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Bible Reflections View Comments

Give God the Glory
By Diane M. Houdek
Source: Bringing Home the Word
Published: Sunday, September 1, 2013
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The buzz was almost immediate: “He lives in an apartment in Buenos Aires.... He cooks his own meals.... He takes the bus to work.” As soon as Pope Francis was elected, details about his life as Cardinal Bergoglio of Argentina were in the news and on social media websites. In the days and weeks following the election, one act after another pointed to the pope’s humility. He models a simple way of life and encourages others in the church to do the same.

Today’s Gospel is one of Jesus’ most extended comments on the virtue of humility. The society of Jesus’ day depended a great deal on status and honor. People were in relationship to one another according to strict rules of class, occupation, and conduct. This was far more than a question of the arranged seating we might experience at a formal dinner.

Luke frames the parable Jesus tells by setting the scene for us. He tells us Jesus is at the home of one of the leading Pharisees and “the people there were observing him carefully.” Jesus knows this and turns their observations back on them. He chides them for seeking positions of honor, suggesting that they instead will be shamed by someone more important than they perceive themselves to be.

Jesus is talking to the climbers, the pushy ones, the people who are already abusing the little power they have in a bid to get even more status, more power. They’re the ones who don’t mind stepping over other people to get ahead.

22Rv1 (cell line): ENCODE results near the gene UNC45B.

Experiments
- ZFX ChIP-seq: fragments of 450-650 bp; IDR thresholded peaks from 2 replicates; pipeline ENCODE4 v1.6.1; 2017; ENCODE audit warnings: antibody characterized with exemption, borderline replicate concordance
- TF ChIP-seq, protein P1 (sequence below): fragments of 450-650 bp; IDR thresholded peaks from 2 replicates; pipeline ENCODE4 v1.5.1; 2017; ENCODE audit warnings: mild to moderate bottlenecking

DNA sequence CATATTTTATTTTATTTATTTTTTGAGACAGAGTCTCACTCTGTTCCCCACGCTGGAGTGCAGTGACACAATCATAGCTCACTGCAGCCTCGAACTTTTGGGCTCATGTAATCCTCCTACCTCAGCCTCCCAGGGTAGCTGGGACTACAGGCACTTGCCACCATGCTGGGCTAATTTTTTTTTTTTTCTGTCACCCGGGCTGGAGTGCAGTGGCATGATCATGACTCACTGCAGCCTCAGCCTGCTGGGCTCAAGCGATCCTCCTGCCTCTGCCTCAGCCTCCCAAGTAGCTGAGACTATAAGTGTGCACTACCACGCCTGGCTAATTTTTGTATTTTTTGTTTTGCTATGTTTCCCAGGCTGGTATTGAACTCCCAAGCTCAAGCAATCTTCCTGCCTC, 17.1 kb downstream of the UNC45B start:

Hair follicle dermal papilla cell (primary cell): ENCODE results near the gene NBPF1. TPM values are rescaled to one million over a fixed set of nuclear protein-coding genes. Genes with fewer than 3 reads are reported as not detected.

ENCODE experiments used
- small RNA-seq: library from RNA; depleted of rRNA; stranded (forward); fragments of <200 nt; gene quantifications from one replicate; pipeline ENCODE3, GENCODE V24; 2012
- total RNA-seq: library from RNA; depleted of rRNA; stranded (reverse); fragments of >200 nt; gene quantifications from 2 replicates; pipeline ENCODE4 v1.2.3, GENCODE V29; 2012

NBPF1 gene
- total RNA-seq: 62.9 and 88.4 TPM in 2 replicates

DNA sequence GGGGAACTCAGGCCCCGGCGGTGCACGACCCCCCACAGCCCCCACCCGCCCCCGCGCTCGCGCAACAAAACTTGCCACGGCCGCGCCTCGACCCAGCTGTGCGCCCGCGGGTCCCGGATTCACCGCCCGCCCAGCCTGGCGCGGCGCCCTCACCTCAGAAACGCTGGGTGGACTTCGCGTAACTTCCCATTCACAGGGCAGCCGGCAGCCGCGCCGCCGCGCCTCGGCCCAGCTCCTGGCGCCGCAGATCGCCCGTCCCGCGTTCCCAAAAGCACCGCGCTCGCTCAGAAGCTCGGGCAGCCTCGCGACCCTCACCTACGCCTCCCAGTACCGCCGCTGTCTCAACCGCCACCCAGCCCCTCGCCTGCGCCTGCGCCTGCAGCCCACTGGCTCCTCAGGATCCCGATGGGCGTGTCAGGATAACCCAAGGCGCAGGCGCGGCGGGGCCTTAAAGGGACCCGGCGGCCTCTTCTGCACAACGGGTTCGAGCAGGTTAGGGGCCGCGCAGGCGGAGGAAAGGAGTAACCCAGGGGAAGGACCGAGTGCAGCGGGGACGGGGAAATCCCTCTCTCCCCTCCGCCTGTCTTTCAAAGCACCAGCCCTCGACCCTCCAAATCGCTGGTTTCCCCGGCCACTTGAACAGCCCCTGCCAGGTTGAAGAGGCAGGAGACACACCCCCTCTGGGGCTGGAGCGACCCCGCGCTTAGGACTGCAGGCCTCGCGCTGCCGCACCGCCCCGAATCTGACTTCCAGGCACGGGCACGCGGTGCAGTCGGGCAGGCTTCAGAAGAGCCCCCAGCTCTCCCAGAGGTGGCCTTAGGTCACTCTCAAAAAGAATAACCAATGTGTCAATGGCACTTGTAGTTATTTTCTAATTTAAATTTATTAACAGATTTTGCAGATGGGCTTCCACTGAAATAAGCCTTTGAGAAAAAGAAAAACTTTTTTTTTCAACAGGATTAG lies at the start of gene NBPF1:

Jesus teaches again and again that the last will be first, not as a way to encourage them to push forward and get ahead of the rest, but as a reassurance that it’s not the pushy people who get their way in the end, even though it might seem to be the case in the short term.

In an ironic twist, stories such as this one at times have been used by those in power to keep people lower down on the ladder in their place. It’s not surprising that the world was astounded by the signs that Pope Francis was such a personally humble man who declined any appearance of pomp and exaltation. And there were those who accused him of “pauperism,” pretending to a poverty that wasn’t genuine.

The virtue of humility too often has been preached to people who already had no status—and as a result, no self-esteem—and it just made them feel worse about themselves and willing to let others push them around. Jesus was talking to the leaders, those who had plenty of status and weren’t afraid to trade on it. The pope, like Jesus before him, pointed out that his example was for his fellow cardinals, bishops, and priests, those who might be tempted to accept the social marks of importance, all the little perks that come with status in society.

True humility is not about letting others push us around. Neither is it running ourselves down or being falsely modest about what we can do. It’s about realizing that who we are in relationship to one another depends solely on who we are in relationship to God. It’s about recognizing that the gifts we have and the recognition that comes to us rightly belongs to God. We will accept ourselves and those around us as truly equal in God’s eyes.